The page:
A few weeks ago I received some samples from General Cigar Co, including the new Macanudo and Macanudo Maduro Gigantes, measuring 6″x60. I’ve become a fan of the Macanudo maduros, sure they are a mild cigar, but they have a load of flavors that I like. When I was visiting the factory in Santiago last fall, by the 3rd day I had smoked so many cigars, and I lit up a Macanudo maduro and first, I could taste it, and second, it tasted good. I probably smoked nothing but the Mac Maduros for the rest of the day. So, I was excited to try the 6″x 60 Gigante. Many say that this format waters down the blends, but I haven’t really found that to be the case. I admit to really enjoying the 60 ring cigars, I feel like it’s a guilty pleasure, but I haven’t really had a bad 60 ring cigar. I’ve mentioned before that 50 ring feels puny now, a robusto feels like a quick smoke. The Macanudo was a very tasty cigar that was good to the last drop and had the exceptional construction one would expect.
I sometimes get in a bit of a rut, and smoke a few related cigars in a row, and this was one of those weeks. Monday’s cigar was a Partagas Black Label Magnifico. This a jet black 6″x54 toro that I revisited in the DR, and remembered how much I enjoyed them. The dark, Connecticut Broadleaf wrapper is oily and beautiful. It is a bit stronger than the Macanudo, of course, but packed with flavor. Of course it was perfectly made, as I witnessed first hand at the factory, they can’t seem to make a bad cigar there. Partagas Black Label=yummy smoke!
Last night I was in the mood for something a little smaller, so I once again dug into the General Cigar Co. samples and picked out a CAO La Traviata Maduro Luminoso. This is a newly released size in the Maduro line, measuring 4.5″ x 50. I’ve smoked the La Traviata Maduro before and was quite unimpressed. It was one of those cigars that everyone raved about, but I just didn’t get. It seems like I had a dud (I think it was a trade show sample from a couple years ago), because this Rothschild was delicious. It was just about the perfect size for my one-plus mile walk and held the ash for almost half of the cigar. Another Connecticut Broadleaf, I know….I love that wrapper leaf, and combined with a Cameroon binder it was very surprising to me that I didn’t like the first ones I smoked. This one’s back on my radar and one I’ll pick up the next time I see them. I do have a complaint about the CAO website though. It’s really slick, but one thing it lacks is a listing of the sizes of the cigars in each line. If you want to know where the events are, it’s great, but if you’re looking for the sizes and names of the various cigars, one should be able to find it without having to go to retailers sites. It’s a surprising omission, Rick? Ed? Please feel free to comment on this and set me straight!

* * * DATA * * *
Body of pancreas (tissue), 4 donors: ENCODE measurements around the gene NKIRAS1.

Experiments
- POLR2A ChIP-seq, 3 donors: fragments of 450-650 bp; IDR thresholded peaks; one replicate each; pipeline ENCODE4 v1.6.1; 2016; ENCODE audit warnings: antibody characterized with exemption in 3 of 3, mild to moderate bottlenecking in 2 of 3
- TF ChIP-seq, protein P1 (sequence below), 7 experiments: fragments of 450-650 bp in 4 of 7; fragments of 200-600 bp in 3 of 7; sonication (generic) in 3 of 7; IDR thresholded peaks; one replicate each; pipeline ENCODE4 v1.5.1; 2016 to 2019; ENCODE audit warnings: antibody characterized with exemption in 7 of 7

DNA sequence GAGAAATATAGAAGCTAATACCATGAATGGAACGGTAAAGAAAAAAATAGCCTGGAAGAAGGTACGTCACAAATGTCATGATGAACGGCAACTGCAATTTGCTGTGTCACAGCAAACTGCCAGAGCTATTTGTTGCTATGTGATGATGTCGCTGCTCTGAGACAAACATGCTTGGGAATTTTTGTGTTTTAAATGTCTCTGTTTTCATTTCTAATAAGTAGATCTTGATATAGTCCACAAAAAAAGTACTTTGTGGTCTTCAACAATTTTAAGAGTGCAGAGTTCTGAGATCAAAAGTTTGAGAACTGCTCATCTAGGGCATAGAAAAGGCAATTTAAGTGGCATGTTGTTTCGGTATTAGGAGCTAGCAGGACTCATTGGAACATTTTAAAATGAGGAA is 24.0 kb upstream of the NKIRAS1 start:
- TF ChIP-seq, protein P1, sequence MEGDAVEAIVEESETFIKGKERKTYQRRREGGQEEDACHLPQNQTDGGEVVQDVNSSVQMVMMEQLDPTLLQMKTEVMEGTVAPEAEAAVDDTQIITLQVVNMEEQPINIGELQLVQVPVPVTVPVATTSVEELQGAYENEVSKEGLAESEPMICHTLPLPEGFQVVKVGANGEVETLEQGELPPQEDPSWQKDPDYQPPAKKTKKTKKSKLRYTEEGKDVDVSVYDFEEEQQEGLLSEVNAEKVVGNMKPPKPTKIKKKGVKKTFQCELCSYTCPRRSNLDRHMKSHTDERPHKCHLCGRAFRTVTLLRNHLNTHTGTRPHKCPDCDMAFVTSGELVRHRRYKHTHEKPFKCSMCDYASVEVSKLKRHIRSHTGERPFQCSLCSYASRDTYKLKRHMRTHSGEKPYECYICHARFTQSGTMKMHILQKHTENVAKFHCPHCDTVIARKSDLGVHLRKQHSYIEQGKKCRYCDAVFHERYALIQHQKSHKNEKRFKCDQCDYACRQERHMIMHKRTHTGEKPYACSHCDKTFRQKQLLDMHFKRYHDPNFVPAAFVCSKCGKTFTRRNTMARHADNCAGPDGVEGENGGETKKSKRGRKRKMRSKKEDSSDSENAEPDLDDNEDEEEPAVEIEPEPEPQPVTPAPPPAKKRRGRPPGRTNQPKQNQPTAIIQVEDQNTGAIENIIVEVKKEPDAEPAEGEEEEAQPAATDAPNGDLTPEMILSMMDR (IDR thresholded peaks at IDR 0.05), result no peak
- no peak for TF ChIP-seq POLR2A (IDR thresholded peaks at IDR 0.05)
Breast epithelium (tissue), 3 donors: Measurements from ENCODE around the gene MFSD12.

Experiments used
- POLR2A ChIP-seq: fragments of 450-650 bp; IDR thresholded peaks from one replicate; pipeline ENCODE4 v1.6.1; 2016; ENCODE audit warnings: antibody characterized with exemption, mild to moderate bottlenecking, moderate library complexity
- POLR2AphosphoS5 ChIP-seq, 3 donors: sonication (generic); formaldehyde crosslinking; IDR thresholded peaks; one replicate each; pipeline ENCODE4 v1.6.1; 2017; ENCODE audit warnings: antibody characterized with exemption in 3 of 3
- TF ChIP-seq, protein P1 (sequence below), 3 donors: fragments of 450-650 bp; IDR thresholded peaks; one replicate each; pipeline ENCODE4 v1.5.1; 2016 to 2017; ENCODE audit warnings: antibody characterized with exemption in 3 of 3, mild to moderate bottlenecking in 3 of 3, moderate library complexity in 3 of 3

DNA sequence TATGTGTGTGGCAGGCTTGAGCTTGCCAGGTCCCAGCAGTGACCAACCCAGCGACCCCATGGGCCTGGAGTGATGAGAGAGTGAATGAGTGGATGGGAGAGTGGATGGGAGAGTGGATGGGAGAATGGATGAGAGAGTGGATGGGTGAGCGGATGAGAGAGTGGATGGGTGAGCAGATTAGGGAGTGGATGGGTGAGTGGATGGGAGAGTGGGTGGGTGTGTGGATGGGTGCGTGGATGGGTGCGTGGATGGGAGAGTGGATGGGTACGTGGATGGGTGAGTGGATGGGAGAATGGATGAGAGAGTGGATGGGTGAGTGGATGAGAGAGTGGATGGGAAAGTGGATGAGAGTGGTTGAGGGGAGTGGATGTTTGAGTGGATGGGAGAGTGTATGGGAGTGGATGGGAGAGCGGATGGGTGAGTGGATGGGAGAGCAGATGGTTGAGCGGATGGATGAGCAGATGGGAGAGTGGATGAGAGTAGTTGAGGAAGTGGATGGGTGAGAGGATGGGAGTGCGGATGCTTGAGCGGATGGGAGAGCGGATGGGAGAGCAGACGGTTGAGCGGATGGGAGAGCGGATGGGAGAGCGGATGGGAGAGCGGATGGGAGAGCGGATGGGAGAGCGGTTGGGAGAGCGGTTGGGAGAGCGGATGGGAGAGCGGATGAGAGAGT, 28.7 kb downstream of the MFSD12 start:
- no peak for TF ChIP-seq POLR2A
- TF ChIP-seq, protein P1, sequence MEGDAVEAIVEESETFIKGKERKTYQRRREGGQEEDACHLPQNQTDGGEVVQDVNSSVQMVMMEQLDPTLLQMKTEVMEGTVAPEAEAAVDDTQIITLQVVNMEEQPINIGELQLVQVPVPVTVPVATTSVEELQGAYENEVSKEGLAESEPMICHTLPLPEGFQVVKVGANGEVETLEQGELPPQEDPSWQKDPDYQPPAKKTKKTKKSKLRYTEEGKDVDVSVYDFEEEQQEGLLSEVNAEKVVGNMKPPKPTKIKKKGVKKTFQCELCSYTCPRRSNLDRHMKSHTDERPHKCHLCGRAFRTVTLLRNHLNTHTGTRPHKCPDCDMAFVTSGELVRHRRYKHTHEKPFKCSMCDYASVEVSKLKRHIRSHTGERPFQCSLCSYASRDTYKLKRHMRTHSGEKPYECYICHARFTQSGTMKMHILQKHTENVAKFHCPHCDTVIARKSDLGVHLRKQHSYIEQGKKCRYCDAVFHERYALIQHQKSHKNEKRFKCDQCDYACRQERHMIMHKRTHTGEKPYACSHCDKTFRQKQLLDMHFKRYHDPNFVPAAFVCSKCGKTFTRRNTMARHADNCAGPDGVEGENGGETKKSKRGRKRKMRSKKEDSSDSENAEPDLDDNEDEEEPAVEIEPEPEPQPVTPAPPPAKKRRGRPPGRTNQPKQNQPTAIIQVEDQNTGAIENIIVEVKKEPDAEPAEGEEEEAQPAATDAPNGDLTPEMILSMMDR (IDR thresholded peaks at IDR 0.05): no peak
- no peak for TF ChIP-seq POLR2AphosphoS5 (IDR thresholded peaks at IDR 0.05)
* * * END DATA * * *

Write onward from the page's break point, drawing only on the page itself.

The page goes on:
Once again, from the pages of history, this newspaper clipping appears in the October 18, 1838 Philadelphia Inquirer. It seems to be a mouthpiece for a cigar with a cotton filter. Pretty cool to go back 175 years and see the new inventions of the times! Obviously this modern development caught on in other areas of tobacco consumption, but when was the last time you saw a cigar holder or mouthpiece, let alone a filter?
That’s all I got! Until the next time,